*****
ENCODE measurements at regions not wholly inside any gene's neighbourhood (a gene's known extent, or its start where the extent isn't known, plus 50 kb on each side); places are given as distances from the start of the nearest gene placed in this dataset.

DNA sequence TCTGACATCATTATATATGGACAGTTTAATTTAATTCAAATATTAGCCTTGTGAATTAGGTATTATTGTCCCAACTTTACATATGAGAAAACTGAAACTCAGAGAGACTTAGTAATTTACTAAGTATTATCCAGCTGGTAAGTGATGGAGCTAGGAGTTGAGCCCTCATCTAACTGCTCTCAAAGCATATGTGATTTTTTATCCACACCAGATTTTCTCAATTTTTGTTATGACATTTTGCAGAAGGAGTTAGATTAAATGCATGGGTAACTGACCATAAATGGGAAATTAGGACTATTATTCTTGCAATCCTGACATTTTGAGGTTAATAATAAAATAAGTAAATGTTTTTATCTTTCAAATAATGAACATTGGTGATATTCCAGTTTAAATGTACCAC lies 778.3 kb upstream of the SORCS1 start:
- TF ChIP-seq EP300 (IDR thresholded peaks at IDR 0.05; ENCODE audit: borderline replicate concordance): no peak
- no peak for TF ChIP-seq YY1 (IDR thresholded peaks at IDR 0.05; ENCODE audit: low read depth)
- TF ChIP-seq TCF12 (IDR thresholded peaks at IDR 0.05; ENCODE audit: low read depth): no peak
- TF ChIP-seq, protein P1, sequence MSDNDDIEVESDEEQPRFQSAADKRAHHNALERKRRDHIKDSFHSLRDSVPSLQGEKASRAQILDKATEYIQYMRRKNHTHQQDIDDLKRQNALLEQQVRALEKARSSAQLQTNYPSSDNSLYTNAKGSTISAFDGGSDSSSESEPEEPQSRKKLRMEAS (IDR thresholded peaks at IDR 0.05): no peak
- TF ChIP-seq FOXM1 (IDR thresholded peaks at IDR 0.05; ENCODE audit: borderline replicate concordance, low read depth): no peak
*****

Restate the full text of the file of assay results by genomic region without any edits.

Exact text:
ENCODE measurements at regions not wholly inside any gene's neighbourhood (a gene's known extent, or its start where the extent isn't known, plus 50 kb on each side); places are given as distances from the start of the nearest gene placed in this dataset.

DNA sequence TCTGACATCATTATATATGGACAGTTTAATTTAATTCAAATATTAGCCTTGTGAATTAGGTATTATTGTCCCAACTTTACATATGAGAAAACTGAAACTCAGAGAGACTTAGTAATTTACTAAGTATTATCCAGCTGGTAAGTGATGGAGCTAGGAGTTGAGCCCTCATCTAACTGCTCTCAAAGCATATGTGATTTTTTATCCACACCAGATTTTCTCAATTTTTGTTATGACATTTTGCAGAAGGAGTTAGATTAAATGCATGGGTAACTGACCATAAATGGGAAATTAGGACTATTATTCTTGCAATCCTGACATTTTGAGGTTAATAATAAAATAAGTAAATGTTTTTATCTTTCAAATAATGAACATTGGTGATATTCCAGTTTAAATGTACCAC lies 778.3 kb upstream of the SORCS1 start:
- TF ChIP-seq EP300 (IDR thresholded peaks at IDR 0.05; ENCODE audit: borderline replicate concordance): no peak
- no peak for TF ChIP-seq YY1 (IDR thresholded peaks at IDR 0.05; ENCODE audit: low read depth)
- TF ChIP-seq TCF12 (IDR thresholded peaks at IDR 0.05; ENCODE audit: low read depth): no peak
- TF ChIP-seq, protein P1, sequence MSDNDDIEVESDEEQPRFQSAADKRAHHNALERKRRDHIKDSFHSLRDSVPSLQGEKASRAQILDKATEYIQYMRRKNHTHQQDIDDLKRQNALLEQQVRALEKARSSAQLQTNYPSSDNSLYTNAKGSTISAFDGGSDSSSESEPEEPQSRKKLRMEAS (IDR thresholded peaks at IDR 0.05): no peak
- TF ChIP-seq FOXM1 (IDR thresholded peaks at IDR 0.05; ENCODE audit: borderline replicate concordance, low read depth): no peak